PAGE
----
Category Archives: Memory

Obama and Civil War Memory

A few months ago I speculated on how an Obama victory might affect how we remember our Civil War.  I suggested that the election of our first black president (regardless of political affiliation) would present us with an opportunity to remember and commemorate aspects of the war that have traditionally been downplayed, if not ignored entirely.  Obama himself has encouraged this by voicing his admiration for Doris K. Goodwin’s book, along with a recent visit to the Lincoln Memorial, and plans to follow part of the route that Lincoln took in March 1861.  Now we hear that reenactors with the 54th Massachusetts will march in the inaugural parade.  Millions of Americans will learn about the history and significance of these soldiers without any of the distraction associated with so-called black Confederates (Confederate slaves).  I couldn’t be happier for the members of the units who will take part because I know first hand what it means to them.

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Commemorating What?

It’s a strange feeling to have to write a commemoration talk when the very thing that deserves to be remembered and reinforced has almost entirely been forgotten. Even I failed to acknowledge that December 6 was the anniversary of the passage of the 13th Amendment, which ended slavery forever. Few Americans would have conceived of this as a possibility in 1861. The battle of Fredericksburg, which was fought on the eve of the Emancipation Proclamation, is part of this story of a “new birth of freedom” and deserves to be acknowledged in a nation that professes to believe in freedom and equality for all.

I believe the commemoration ceremony this coming Sunday is being held next to the Kirkland Statue. It’s a fitting place to hold the ceremony. We all know the story of Sergeant Kirkland of the 2nd South Carolina who gave aid and comfort to wounded Union soldiers at the base of Marye’s Heights. That said, I would much rather be in sight of the soldier’s graves. They force us to ask the difficult questions of what the war means to us as well as what is worth remembering and commemorating. Kirkland’s story is one that all Americans can identify with, and rightly so, but when are we as a nation going to get to a point when emancipation and the end of slavery can be acknowledged as a fitting price for so much death and suffering?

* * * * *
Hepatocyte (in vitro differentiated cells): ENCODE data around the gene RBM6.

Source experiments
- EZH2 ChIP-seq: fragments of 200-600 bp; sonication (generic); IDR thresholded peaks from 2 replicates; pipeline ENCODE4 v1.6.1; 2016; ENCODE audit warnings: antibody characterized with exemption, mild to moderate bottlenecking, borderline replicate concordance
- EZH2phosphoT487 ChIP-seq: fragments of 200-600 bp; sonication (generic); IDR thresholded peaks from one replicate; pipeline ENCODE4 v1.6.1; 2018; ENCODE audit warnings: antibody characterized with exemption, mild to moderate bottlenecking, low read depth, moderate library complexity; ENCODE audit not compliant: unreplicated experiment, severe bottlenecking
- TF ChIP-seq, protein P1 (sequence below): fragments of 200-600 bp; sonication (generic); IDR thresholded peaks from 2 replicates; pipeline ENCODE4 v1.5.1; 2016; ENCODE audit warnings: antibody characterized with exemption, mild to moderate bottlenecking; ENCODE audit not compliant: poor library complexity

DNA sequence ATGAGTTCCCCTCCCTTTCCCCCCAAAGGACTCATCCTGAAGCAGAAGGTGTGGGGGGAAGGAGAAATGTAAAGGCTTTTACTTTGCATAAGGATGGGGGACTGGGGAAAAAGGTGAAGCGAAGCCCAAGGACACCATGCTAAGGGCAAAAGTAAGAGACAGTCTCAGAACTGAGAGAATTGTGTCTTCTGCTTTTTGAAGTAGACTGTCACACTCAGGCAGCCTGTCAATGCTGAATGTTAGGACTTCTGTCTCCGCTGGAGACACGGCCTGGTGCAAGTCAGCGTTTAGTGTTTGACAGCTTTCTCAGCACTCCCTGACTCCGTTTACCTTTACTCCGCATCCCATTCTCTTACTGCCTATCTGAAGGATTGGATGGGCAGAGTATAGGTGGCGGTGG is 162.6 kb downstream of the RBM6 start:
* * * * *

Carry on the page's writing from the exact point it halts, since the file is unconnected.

VMI Will March in Inaugural Parade

One of my readers has informed me that the Virginia Military Institute’s entire Corps of cadets will march in Barack Obama’s inaugural parade.  Why is this significant?  The Corps, along with Thomas J. Jackson were present at the execution of John Brown in 1859.  Most notably, the Corps took part in the Battle of New Market in 1864, in a war whose purpose was the perpetuation of slavery and white supremacy.  Even as other military schools transitioned to admitting African Americans into their programs, VMI remained steadfast in refusing to do so until 1968.  Perhaps it’s just another sign of how far we’ve come as a nation.

 

Sometimes You Just Have to Laugh

In an interview with 60 Minutes for the release of the movie version of The Producers, Mel Brooks suggested that sometimes the most fitting response to hate is to laugh at its perpetrators.  With that in mind I give you Olaf Childress, who plans to transport a casket in a hearse – outfitted with magnetic Confederate battle flags – bearing a copy of the 14th Amendment from his southern Alabama home to the shores of the Potomac River for burial.